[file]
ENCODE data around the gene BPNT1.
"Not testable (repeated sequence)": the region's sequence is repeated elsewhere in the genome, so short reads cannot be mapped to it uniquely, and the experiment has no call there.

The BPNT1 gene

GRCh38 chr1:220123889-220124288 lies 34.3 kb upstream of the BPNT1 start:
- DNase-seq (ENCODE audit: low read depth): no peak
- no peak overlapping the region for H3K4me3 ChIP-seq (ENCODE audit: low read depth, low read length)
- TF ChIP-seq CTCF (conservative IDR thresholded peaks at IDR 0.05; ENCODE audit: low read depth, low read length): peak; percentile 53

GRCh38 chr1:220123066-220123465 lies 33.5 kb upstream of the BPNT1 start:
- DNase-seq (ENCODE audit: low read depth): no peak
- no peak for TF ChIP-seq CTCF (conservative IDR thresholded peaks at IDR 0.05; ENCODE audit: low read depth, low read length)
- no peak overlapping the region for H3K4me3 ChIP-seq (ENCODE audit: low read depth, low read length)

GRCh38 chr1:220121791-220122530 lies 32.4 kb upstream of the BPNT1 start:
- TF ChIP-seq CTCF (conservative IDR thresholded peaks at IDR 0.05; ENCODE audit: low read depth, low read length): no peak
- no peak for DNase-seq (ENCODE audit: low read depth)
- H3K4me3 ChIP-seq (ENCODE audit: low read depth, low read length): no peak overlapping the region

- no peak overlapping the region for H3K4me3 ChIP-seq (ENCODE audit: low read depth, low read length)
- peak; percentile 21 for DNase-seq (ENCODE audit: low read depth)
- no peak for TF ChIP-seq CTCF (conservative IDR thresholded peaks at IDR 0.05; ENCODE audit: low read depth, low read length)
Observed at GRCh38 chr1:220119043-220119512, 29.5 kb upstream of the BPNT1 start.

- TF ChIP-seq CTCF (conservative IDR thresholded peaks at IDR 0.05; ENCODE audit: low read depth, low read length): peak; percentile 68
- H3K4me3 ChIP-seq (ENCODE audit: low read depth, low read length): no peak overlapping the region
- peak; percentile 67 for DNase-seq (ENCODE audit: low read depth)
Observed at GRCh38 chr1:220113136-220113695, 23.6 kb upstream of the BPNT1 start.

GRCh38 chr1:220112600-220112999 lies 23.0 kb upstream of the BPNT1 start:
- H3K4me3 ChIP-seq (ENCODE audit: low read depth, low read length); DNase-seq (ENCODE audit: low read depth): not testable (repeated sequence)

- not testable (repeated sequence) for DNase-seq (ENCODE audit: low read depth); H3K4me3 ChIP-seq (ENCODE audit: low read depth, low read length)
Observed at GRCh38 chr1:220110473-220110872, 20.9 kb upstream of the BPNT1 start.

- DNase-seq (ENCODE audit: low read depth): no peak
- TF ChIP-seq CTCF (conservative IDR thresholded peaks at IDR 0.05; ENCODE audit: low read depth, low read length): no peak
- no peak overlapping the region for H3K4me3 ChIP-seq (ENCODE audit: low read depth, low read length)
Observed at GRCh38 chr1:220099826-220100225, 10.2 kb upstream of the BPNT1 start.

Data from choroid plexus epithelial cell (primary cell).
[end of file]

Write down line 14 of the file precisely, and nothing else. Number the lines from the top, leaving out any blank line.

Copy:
- no peak for DNase-seq (ENCODE audit: low read depth)